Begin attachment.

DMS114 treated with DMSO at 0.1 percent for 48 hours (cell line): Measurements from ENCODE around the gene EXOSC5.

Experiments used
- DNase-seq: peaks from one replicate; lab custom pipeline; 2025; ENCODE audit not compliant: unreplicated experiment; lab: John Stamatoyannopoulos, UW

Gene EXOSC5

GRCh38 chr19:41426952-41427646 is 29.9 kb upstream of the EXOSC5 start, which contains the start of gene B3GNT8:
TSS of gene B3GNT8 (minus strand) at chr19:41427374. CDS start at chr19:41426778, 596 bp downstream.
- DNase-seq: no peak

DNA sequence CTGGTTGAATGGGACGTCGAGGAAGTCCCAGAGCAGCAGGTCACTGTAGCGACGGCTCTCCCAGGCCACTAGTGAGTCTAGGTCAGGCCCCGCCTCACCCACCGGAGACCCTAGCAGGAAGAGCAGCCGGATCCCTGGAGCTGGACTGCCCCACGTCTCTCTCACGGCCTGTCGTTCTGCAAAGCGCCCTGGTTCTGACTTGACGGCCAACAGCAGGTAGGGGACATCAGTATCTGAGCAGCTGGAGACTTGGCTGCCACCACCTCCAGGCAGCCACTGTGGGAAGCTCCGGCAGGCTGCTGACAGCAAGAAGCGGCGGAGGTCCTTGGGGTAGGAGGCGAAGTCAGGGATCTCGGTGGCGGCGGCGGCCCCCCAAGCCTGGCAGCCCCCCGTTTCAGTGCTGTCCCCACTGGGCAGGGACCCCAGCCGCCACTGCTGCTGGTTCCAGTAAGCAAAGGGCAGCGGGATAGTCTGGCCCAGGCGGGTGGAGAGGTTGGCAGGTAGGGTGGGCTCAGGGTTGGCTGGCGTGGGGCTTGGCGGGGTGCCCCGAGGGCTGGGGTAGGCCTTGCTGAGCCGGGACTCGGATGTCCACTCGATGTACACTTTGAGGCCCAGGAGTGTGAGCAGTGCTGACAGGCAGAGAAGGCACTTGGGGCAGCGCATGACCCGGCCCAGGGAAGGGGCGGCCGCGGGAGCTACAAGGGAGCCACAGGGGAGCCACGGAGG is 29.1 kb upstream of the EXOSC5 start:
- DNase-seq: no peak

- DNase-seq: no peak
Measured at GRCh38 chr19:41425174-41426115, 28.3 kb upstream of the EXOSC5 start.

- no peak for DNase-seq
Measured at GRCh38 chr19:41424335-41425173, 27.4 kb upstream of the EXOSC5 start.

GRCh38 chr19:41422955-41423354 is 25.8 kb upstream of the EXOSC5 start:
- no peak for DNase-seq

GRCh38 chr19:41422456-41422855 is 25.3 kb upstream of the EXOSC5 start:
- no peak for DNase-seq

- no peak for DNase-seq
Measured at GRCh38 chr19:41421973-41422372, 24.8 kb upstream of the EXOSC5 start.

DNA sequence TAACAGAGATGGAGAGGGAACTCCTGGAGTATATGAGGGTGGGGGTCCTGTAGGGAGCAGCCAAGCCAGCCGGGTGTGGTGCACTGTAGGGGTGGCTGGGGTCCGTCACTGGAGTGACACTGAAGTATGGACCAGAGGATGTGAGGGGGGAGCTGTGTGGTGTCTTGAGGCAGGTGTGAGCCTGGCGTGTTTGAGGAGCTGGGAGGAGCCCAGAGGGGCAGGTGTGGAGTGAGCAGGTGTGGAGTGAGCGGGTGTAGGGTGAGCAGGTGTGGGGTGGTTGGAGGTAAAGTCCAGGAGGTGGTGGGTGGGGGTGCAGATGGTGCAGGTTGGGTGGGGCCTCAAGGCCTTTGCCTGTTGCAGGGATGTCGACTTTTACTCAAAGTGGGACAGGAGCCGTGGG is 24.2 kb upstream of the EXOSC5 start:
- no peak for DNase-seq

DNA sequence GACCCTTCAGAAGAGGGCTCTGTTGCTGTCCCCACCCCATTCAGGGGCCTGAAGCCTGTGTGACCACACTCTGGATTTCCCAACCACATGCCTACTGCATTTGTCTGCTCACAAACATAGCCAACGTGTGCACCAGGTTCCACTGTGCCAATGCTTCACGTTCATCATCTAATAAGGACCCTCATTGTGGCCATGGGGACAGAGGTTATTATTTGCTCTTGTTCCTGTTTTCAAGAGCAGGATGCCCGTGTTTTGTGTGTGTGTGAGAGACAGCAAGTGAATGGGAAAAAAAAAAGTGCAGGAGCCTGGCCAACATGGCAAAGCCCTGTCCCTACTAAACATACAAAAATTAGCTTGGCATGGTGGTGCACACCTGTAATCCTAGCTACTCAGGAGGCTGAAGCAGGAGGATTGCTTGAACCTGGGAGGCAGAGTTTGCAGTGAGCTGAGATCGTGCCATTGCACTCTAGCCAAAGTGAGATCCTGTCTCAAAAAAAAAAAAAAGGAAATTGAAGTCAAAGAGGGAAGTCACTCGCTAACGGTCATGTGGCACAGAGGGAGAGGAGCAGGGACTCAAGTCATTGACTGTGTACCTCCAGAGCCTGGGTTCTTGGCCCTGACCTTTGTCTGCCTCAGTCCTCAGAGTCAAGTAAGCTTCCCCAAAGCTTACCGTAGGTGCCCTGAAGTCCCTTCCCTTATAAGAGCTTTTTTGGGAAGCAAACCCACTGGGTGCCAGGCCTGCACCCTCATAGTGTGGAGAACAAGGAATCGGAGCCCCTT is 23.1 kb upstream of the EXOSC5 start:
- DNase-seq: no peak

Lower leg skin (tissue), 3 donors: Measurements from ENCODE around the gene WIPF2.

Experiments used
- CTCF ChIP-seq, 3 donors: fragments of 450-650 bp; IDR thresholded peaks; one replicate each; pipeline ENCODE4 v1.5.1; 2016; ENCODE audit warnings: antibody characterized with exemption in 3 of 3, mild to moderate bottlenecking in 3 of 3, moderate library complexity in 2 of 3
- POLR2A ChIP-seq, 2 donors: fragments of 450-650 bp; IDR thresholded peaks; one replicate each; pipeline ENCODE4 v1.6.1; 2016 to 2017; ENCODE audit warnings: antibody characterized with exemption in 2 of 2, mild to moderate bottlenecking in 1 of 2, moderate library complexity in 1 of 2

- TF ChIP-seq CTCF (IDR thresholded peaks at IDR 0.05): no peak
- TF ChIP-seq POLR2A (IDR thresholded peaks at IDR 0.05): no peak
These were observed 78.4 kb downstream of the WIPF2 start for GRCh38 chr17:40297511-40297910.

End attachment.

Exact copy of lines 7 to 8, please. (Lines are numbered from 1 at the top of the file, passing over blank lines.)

- DNase-seq: no peak

DNA sequence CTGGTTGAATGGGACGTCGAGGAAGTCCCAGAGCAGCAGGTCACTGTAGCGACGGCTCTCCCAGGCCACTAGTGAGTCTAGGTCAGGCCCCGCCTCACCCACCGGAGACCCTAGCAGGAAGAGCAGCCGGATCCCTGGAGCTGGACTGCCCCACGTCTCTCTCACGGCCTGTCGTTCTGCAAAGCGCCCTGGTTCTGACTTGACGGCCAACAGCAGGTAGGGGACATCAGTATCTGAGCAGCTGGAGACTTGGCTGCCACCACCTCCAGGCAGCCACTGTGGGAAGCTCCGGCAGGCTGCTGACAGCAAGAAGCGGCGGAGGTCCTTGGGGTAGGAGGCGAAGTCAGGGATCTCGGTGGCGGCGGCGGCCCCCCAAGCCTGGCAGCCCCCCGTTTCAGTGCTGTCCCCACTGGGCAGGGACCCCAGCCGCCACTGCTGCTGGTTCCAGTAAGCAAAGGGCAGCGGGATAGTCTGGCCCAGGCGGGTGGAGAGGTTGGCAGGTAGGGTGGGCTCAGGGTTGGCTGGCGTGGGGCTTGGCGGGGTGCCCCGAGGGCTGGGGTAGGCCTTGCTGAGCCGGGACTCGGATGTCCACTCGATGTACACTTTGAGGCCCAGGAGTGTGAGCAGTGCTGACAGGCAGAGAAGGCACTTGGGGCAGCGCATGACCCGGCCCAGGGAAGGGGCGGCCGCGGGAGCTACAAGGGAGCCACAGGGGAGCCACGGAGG is 29.1 kb upstream of the EXOSC5 start: